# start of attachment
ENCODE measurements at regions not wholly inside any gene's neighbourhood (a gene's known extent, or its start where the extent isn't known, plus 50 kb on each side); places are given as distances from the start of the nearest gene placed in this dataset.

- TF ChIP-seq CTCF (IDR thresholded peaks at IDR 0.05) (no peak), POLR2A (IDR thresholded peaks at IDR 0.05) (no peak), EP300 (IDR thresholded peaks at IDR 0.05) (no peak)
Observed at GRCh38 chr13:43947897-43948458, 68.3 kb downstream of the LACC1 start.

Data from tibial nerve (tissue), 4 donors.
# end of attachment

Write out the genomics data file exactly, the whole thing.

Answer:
ENCODE measurements at regions not wholly inside any gene's neighbourhood (a gene's known extent, or its start where the extent isn't known, plus 50 kb on each side); places are given as distances from the start of the nearest gene placed in this dataset.

- TF ChIP-seq CTCF (IDR thresholded peaks at IDR 0.05) (no peak), POLR2A (IDR thresholded peaks at IDR 0.05) (no peak), EP300 (IDR thresholded peaks at IDR 0.05) (no peak)
Observed at GRCh38 chr13:43947897-43948458, 68.3 kb downstream of the LACC1 start.

Data from tibial nerve (tissue), 4 donors.